Not just from the point of view of the pun, but because those who have anger issues don't want to talk about them--too hot to touch--and those who keep their anger to themselves don't want to talk about it--too hot to handle.
What do you do with yours?
In a recent anger management class for relationship help, I asked the students how anger was managed in their homes when they were growing up. I pointed to one wall and said,
"Stand there if your family yelled, screamed, vented and let it all out." I pointed to the other wall and said,
"Stand over there if everyone stuffed their anger in their bodies or pretended everything was all right. And, if you were somewhere in the middle, stand there."
Of course, there were people all along that imaginary line.
"Look around the room now. What if you marry or work with someone from the opposite side of this room to where you are standing? How will you manage your differences?"
It's a big question. Maybe you've experienced it. Were there any surprises for you in your relationship over anger issues? Have you been able to work it out successfully?
We come from different backgrounds and, therefore, we expect different things. If you had a father who yelled, threatened and fumed, you might have cowered in the face of his anger. Or, it might have made you angry, frustrated, yet unable to fight back. Now, you're the adult and you'll likely have a tendency to do one of three things: continue to cower, fight back, or serve it up just like he did, especially in your worst moments!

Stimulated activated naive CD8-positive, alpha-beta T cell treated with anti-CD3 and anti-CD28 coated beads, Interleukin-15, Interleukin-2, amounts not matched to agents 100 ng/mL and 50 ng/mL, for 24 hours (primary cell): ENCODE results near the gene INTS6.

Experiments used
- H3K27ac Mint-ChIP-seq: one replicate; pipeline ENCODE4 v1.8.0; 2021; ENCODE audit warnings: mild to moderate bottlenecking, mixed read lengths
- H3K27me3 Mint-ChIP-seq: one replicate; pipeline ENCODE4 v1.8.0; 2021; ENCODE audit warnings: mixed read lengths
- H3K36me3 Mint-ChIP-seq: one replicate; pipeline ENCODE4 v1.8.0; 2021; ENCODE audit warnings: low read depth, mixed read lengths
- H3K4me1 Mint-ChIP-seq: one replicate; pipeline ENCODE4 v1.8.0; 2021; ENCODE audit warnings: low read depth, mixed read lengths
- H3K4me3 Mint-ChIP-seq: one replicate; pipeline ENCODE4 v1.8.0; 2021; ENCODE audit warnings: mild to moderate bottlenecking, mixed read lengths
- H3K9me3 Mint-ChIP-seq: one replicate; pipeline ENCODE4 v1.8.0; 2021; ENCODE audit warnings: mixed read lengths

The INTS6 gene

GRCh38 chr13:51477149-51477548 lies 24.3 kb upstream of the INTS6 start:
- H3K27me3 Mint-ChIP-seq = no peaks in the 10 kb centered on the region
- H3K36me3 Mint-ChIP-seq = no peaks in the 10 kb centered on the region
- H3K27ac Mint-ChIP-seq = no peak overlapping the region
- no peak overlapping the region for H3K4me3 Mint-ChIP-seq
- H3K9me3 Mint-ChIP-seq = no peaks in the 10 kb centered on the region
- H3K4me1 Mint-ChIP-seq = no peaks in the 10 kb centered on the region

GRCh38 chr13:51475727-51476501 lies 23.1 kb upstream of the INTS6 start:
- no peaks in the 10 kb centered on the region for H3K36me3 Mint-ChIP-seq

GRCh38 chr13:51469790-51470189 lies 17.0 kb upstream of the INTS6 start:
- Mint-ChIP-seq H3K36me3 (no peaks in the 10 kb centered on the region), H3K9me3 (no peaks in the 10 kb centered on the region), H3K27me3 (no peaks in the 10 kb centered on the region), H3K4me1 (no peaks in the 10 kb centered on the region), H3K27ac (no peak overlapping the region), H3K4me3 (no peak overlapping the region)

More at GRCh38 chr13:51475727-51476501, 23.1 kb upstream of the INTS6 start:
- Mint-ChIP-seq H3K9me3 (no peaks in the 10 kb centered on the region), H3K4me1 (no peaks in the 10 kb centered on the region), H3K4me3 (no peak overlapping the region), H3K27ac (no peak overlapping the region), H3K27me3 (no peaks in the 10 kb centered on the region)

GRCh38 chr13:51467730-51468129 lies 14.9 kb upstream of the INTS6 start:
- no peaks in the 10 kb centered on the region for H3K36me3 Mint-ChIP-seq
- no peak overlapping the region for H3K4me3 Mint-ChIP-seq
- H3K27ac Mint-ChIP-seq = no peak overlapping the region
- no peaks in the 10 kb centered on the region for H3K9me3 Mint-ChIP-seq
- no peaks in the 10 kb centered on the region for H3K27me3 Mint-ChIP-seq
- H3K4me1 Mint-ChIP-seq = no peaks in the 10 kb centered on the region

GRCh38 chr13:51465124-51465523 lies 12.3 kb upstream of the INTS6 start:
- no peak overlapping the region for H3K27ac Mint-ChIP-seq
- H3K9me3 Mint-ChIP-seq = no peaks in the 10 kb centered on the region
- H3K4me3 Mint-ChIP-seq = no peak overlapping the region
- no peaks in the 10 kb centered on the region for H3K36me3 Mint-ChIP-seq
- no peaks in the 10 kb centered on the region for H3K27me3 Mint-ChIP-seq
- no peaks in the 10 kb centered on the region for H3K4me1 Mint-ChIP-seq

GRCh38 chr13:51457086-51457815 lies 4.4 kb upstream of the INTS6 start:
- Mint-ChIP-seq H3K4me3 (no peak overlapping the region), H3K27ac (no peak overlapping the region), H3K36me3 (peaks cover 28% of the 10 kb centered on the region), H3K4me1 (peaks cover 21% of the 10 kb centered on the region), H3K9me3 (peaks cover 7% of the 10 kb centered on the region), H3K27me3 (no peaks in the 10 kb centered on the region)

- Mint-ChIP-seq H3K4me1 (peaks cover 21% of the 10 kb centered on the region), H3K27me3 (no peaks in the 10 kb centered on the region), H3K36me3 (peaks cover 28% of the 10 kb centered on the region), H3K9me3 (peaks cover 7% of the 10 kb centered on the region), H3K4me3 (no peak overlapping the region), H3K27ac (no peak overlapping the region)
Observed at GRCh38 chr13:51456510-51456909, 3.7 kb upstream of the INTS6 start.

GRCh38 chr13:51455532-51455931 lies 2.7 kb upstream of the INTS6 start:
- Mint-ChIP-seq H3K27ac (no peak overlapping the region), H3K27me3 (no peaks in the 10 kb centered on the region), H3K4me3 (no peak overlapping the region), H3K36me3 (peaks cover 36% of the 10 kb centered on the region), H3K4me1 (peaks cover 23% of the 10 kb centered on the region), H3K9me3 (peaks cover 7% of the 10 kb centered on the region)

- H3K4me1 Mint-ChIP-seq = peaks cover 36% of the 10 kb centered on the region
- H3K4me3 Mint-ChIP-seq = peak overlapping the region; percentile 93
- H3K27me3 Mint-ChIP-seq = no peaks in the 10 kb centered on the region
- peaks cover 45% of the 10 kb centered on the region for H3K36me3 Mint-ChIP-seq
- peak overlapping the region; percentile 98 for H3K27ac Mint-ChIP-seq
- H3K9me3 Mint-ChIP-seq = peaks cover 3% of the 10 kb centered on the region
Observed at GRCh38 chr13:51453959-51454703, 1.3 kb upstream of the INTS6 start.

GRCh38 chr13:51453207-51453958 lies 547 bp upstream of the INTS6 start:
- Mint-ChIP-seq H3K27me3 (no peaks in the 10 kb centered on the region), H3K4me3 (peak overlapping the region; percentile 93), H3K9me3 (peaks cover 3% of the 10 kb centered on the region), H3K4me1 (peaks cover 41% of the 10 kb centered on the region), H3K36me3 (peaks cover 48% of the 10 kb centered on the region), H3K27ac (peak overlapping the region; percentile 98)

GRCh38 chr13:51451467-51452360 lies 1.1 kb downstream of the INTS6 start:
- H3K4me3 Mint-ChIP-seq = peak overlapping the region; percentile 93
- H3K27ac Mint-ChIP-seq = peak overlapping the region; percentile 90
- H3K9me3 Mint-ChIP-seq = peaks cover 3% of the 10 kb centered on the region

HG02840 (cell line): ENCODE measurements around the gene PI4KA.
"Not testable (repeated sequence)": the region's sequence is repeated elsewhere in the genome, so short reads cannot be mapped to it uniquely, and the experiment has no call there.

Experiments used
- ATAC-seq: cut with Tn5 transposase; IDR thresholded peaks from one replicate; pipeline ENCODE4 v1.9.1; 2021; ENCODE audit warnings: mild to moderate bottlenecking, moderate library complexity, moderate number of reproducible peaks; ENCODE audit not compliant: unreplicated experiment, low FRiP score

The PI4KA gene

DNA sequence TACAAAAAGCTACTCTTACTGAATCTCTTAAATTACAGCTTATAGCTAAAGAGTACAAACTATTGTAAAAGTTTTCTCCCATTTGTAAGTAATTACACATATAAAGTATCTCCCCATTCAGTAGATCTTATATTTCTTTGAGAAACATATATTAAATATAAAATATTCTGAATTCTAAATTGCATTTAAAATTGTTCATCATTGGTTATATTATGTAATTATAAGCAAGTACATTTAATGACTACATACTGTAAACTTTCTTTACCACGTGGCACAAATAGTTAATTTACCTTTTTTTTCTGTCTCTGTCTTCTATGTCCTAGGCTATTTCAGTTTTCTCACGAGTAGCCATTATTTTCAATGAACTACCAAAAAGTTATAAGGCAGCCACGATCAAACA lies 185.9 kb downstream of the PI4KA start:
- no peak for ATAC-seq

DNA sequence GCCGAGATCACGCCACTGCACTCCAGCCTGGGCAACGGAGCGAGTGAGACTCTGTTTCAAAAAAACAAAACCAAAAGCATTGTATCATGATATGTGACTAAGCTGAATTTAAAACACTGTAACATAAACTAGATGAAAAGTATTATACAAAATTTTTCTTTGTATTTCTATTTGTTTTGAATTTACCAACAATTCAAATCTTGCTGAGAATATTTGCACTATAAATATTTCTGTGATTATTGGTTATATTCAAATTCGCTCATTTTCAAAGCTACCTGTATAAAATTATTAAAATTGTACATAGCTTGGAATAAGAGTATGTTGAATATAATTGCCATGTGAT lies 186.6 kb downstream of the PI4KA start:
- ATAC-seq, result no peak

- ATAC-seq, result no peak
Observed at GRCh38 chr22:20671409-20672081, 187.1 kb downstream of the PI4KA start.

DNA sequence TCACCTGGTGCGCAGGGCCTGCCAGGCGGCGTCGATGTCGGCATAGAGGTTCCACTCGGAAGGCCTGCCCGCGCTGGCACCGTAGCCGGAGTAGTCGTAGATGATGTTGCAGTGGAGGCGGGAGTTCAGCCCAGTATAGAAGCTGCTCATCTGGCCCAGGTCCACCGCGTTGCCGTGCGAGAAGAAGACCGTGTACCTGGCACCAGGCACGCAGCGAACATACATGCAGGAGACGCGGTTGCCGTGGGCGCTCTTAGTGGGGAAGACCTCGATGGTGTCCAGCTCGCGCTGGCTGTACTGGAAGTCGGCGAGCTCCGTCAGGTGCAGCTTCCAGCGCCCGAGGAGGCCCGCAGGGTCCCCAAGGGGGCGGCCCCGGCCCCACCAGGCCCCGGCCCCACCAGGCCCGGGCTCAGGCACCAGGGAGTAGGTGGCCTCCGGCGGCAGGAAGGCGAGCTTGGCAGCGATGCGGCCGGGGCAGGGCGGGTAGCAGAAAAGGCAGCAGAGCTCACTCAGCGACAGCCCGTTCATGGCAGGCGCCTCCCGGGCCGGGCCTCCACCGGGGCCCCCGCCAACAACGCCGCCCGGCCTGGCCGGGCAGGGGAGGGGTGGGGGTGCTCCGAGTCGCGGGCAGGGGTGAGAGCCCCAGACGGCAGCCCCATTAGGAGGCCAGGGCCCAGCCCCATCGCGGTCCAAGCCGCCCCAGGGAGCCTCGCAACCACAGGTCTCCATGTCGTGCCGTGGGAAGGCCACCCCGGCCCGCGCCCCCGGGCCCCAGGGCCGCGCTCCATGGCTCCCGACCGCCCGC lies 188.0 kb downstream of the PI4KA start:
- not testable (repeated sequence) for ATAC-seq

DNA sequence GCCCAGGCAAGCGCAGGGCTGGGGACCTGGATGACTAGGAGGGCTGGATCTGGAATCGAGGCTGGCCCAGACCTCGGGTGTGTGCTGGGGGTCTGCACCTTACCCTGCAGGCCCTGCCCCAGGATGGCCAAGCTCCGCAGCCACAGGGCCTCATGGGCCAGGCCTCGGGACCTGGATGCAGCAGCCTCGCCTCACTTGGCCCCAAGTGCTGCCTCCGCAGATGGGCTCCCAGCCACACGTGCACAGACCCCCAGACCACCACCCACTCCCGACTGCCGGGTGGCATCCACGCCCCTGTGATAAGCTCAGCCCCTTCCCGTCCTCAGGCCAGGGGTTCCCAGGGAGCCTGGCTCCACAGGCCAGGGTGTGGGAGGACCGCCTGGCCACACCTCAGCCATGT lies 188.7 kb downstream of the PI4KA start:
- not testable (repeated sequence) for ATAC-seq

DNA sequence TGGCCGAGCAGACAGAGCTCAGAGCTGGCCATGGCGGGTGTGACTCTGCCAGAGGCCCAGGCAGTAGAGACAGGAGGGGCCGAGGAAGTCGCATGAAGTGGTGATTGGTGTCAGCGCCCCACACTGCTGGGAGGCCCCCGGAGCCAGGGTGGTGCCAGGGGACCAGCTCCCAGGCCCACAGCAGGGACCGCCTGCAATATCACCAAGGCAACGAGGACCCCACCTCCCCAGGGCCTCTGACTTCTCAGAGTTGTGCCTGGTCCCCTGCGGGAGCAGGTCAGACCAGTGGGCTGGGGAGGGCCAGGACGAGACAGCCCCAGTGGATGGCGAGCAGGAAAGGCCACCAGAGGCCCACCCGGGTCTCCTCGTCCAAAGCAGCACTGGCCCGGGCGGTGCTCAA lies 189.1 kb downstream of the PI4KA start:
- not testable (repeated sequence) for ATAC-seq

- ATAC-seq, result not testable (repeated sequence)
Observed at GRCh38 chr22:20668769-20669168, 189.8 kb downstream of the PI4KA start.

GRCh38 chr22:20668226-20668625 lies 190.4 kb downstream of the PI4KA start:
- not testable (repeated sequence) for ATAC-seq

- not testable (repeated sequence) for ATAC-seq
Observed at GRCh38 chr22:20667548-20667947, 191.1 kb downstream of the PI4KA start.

Then, you get into a long-term relationship. You may have never examined these patterns in your life before, and now you find that you need relationship help because your partner cannot or will not accept your anger being expressed in forceful ways. It's threatening your relationship. (That's when wise folks get the help they need and join my anger management classes in person or online. )
It's common to think that your anger is simply about what is going on in the moment in your relationship. Occasionally, it is. Usually, it is far more deeply-rooted than that. There are four values that every relationship is best based on, especially the relationship you have with yourself: honesty, safety, trust and respect. The expression of anger affects all four!
Anger is healthy. It lets you know when a boundary has been crossed, or an expectation or need is unmet. It's what you do with that anger that affects your self-esteem and your relationships. All too often anger is used as a synonym for aggression. It is not. Anger is an arousal in the body that lets you know something is amiss. Your breathing gets shallow. Your hands or feet get cold. Your face flushes. You feel a sense of unrest or anxiety in the pit of your stomach. These signal anger. What you do with that anger makes or breaks relationships.
If unleashed anger is problematic--either coming from you, or coming at you--in your primary relationship, get relationship help quickly. Unleashed anger wreaks havoc and really precious things get destroyed in its wake. Things like love, trust, safety, respect, companionship, friendship, jobs, families. That price is a way too high to pay for something that can be tamed, understood and managed!
If you need relationship help, anger management or parenting skills, let's talk soon. Look here to see the classes available or to make an appointment with me. You'll be grateful to yourself for doing that! ~ Dr. Shaler